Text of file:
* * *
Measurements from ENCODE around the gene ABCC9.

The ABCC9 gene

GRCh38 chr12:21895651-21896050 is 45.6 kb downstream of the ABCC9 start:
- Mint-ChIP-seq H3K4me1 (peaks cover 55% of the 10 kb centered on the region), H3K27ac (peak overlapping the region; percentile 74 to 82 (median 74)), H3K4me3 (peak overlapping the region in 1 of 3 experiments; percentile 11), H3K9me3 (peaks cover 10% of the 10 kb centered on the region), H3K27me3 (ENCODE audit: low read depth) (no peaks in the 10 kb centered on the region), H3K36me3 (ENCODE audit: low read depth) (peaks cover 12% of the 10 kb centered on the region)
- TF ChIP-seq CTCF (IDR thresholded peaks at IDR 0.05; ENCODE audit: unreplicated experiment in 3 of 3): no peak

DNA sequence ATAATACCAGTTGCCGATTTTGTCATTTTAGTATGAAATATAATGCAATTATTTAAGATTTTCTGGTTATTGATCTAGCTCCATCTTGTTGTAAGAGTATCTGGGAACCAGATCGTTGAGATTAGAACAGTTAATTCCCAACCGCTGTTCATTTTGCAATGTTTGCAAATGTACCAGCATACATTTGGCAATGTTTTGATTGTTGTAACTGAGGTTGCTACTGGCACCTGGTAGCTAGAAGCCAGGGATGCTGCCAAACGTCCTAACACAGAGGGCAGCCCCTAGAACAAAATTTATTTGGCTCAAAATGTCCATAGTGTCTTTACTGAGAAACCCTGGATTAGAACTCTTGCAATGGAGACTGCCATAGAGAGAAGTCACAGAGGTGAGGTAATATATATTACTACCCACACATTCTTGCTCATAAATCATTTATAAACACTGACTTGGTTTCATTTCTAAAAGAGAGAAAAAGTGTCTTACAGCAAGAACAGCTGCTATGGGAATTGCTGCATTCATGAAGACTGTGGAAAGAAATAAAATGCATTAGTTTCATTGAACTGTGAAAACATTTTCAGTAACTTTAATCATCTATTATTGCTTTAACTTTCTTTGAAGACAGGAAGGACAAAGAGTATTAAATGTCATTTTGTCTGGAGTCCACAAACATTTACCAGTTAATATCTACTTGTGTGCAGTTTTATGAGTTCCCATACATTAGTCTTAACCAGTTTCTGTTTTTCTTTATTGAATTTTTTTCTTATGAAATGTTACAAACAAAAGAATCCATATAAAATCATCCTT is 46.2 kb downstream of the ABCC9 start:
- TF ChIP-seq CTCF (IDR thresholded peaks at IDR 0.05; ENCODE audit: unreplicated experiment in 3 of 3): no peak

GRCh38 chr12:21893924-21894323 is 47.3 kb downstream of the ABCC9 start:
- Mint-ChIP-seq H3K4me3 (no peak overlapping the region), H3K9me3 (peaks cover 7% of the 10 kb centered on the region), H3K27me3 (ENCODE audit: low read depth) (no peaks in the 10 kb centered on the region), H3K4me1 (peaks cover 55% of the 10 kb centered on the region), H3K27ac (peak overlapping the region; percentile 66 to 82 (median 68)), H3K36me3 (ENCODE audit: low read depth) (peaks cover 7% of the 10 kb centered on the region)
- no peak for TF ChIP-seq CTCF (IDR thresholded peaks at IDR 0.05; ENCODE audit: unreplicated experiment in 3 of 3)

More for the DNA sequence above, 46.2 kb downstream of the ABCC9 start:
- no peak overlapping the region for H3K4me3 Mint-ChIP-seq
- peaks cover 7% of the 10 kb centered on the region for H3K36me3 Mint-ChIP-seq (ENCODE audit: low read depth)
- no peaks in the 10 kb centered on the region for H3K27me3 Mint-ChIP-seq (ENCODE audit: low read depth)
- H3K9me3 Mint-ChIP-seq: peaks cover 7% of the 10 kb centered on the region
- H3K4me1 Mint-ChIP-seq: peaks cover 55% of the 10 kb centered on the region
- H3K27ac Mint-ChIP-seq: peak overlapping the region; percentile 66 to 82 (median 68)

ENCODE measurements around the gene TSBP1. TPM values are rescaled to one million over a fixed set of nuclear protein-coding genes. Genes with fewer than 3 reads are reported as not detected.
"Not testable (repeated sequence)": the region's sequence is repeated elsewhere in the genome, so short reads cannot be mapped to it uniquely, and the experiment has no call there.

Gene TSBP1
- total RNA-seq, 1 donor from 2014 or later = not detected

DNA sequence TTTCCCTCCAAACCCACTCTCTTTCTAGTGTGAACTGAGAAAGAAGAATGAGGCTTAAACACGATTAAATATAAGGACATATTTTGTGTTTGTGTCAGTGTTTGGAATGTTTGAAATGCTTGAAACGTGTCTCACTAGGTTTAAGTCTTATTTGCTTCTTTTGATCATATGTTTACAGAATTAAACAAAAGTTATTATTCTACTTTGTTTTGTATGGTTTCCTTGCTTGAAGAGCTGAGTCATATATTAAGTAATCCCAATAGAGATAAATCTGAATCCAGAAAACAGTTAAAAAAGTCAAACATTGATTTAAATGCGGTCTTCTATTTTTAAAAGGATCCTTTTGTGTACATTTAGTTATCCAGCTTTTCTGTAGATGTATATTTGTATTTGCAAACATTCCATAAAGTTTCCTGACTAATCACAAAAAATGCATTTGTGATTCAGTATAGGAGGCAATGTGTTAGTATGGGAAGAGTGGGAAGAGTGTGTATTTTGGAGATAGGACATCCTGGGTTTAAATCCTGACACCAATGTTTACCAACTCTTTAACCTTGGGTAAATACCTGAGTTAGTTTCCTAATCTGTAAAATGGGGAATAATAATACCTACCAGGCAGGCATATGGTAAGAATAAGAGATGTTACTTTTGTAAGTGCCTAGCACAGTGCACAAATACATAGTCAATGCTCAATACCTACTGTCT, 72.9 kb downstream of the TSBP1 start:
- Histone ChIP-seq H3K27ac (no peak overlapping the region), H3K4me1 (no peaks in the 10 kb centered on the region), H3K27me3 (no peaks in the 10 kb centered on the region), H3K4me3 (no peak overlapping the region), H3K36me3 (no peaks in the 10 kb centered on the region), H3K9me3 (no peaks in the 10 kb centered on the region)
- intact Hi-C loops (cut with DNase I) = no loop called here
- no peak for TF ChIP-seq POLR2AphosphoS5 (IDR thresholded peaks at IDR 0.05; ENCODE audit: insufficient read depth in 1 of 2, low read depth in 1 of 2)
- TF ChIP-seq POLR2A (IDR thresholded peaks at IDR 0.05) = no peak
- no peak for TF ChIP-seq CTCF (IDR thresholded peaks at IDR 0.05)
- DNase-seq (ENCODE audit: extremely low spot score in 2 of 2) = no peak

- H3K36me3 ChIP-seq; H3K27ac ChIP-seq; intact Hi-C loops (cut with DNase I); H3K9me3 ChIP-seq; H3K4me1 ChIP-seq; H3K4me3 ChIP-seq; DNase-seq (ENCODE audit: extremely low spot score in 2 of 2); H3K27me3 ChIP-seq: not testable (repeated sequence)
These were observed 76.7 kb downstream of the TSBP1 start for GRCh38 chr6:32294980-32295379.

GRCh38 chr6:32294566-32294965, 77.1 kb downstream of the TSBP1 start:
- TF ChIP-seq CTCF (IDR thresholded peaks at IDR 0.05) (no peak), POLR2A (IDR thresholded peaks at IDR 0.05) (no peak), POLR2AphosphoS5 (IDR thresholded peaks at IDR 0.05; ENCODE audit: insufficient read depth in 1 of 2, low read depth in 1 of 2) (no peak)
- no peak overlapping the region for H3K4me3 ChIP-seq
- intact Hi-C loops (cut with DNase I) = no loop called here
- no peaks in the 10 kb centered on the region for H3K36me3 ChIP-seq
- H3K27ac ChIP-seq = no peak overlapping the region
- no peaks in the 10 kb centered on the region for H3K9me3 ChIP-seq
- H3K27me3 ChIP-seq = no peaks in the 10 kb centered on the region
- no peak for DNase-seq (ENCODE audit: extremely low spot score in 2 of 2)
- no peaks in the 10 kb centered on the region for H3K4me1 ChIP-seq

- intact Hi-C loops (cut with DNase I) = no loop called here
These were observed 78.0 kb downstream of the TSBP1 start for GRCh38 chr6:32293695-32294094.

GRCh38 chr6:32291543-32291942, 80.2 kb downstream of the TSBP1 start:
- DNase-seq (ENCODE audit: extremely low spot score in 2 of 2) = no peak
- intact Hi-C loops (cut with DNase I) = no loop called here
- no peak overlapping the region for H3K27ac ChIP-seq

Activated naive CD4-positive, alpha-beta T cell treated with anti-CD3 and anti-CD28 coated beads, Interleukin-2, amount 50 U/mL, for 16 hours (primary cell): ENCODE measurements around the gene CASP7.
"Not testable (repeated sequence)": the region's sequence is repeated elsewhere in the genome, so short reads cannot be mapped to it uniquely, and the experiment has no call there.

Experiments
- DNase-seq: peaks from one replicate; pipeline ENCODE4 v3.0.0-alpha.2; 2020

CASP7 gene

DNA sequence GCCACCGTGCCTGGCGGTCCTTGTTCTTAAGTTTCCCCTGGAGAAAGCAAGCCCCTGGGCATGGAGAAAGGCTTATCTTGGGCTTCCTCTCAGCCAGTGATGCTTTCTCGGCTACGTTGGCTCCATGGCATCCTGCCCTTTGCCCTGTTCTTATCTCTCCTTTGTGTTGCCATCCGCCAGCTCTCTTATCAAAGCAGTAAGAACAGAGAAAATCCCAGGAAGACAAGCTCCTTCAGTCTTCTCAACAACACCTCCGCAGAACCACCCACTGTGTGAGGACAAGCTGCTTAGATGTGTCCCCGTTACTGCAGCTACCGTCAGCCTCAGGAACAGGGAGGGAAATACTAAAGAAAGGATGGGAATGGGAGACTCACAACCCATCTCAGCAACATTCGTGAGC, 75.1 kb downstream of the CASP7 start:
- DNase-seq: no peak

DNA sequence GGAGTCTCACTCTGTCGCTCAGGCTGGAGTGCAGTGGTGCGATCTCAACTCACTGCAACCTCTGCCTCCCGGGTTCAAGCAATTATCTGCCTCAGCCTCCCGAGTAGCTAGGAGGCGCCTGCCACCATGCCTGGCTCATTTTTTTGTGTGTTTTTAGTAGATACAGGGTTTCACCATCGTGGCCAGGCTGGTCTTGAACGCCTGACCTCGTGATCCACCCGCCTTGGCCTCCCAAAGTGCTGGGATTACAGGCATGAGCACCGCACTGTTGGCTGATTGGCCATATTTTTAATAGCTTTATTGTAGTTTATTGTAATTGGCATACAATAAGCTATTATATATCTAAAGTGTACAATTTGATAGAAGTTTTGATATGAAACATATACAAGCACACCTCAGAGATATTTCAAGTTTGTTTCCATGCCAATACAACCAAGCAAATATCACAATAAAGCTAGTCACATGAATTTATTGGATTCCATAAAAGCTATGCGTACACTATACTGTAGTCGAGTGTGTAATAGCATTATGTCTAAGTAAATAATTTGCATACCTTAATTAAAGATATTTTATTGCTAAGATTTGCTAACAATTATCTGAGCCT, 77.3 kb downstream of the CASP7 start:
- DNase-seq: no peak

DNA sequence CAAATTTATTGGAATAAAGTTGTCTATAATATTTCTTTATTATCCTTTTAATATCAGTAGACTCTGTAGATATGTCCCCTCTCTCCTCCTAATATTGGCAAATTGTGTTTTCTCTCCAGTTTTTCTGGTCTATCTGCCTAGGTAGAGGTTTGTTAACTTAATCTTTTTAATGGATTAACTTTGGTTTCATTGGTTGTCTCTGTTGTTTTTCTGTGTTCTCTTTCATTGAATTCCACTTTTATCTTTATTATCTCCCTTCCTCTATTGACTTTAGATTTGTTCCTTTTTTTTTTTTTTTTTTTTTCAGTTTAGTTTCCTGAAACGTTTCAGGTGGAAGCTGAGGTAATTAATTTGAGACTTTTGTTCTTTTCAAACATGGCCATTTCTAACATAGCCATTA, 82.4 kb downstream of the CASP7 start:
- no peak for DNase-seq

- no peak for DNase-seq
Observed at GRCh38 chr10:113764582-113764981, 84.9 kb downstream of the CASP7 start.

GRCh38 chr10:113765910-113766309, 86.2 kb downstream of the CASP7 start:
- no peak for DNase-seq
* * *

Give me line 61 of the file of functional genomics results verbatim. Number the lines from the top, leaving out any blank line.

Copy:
- no peak for DNase-seq